Monday, October 03, 2011
ROCHESTER, Minn. — Tuna, salmon or supplements? The October issue of Mayo Clinic Health Letter offers options for choosing omega-3s, the fatty acids which appear to reduce the risk of dying of heart disease.
One way is two 3.5-ounce servings each week of cold-water fish such as herring, mackerel, salmon, sardines or tuna. That's the recommendation from the American Heart Association. But some people either don't care for fish or worry about toxins from eating fish regularly.
Supplements offer more options for omega-3s. A daily dose of 250 to 500 milligrams (mg) of the combined omega-3 fatty acid types called DHA and EPA is a good target for most people. A daily dose of 1,000 mg often is recommended for heart attack survivors or people with cardiovascular disease.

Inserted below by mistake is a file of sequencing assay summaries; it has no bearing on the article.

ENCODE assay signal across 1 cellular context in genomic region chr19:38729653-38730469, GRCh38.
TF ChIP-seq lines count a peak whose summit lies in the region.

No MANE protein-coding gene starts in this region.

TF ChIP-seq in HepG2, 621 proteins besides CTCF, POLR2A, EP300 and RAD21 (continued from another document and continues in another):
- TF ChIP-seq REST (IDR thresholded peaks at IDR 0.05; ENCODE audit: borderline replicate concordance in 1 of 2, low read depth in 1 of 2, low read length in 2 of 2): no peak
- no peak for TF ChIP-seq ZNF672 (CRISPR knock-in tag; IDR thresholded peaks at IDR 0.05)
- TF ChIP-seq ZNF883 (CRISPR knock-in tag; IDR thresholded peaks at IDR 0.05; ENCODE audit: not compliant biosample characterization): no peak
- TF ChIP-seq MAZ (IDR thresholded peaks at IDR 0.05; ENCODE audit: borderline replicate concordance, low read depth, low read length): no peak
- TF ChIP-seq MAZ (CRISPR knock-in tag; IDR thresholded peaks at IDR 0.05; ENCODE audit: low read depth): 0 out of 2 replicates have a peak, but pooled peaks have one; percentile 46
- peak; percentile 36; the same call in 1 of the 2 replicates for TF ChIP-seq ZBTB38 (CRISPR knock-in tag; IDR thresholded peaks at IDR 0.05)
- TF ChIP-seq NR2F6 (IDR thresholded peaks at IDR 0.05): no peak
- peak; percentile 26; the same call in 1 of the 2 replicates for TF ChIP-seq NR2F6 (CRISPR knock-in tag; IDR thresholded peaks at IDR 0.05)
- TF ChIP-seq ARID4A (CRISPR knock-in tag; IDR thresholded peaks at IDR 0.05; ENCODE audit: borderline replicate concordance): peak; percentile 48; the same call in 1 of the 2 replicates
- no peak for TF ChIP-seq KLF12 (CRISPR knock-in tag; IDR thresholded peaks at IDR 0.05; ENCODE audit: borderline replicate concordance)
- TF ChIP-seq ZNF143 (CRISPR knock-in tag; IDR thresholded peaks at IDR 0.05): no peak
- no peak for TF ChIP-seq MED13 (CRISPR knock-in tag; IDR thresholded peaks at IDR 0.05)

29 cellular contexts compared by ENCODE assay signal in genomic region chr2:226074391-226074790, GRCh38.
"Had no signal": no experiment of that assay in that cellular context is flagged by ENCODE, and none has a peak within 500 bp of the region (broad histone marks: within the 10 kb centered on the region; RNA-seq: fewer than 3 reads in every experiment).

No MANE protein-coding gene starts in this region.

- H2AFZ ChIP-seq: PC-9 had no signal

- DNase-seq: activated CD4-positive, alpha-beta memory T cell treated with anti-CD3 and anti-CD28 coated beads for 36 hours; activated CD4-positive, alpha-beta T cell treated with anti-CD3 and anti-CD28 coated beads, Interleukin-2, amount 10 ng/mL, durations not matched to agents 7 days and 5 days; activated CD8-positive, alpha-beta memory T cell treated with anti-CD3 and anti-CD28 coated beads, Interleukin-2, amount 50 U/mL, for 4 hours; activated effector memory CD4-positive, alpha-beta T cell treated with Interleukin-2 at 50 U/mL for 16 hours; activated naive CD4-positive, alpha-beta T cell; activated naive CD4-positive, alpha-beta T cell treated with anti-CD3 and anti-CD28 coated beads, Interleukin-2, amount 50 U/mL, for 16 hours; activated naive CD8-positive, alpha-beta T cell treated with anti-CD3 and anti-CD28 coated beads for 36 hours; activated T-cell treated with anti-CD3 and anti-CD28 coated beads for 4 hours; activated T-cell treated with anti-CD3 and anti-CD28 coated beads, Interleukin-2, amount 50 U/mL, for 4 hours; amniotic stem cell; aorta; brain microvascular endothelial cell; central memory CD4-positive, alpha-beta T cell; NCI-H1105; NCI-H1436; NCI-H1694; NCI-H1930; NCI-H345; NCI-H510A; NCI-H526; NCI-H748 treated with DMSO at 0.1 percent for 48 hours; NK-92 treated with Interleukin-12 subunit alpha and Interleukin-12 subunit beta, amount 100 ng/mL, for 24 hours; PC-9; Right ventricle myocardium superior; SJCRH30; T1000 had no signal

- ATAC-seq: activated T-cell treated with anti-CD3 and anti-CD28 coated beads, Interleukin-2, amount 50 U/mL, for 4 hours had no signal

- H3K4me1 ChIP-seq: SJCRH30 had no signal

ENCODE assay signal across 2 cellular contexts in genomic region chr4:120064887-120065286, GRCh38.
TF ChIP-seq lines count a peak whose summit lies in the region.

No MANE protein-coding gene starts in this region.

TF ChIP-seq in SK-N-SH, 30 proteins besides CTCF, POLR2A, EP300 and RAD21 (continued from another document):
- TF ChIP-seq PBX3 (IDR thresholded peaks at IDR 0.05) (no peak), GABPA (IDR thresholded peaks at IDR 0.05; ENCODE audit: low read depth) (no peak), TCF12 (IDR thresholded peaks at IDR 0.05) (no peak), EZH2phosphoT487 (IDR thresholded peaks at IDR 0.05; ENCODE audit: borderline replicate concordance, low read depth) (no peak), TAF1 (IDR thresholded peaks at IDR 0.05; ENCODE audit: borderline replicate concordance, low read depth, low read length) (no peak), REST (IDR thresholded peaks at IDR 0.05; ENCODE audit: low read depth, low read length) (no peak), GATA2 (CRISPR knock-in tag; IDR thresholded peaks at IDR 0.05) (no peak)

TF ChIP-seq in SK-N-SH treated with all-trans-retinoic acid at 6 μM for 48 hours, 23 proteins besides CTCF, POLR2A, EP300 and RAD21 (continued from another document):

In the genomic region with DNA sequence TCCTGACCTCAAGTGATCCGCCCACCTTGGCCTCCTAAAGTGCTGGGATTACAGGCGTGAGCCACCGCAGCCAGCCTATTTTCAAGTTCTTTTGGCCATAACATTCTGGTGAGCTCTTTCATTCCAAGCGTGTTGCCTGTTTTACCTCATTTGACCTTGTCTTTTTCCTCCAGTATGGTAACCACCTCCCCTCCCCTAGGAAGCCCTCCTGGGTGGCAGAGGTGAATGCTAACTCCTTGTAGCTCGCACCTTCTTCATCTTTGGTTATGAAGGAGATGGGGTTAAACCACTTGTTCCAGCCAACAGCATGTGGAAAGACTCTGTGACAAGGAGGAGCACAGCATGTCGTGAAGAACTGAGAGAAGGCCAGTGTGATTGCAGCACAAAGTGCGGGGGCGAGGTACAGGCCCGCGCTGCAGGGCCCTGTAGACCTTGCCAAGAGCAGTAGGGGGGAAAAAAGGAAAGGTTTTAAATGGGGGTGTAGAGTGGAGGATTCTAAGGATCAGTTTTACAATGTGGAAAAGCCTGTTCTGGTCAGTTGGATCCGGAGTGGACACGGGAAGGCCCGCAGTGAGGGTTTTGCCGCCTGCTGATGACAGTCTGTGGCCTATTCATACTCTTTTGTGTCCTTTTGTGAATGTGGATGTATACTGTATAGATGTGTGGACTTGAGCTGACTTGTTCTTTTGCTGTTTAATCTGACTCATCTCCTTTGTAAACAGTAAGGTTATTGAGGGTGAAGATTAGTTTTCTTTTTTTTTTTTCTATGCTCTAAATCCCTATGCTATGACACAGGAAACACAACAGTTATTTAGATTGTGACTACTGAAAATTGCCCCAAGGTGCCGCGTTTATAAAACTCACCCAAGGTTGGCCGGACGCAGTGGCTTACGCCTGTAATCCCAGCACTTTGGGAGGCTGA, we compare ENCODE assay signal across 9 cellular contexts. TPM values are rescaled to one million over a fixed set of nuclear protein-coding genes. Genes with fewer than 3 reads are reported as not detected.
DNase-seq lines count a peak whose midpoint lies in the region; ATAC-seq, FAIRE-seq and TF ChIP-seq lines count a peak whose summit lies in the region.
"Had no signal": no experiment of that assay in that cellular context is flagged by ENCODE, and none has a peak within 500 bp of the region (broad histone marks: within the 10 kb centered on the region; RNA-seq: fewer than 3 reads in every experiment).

Supplement choices include:
Fish oil supplements — This is a low-cost option. A pill with a combined DHA and EPA of 500 mg costs about 10 cents. Studies of fish oil supplements have not detected toxins.
Krill oil supplements — These often cost two to four times more than standard fish oil supplements. One study found that taking about one-third less krill oil than standard fish oil resulted in similar blood levels of DHA and EPA.
Algae-derived supplements — These are reasonably priced but only provide DHA.
Flaxseed or walnut oils — These contain the plant version of omega-3 called ALA, which is probably best in a supporting role to other sources of omega-3s.
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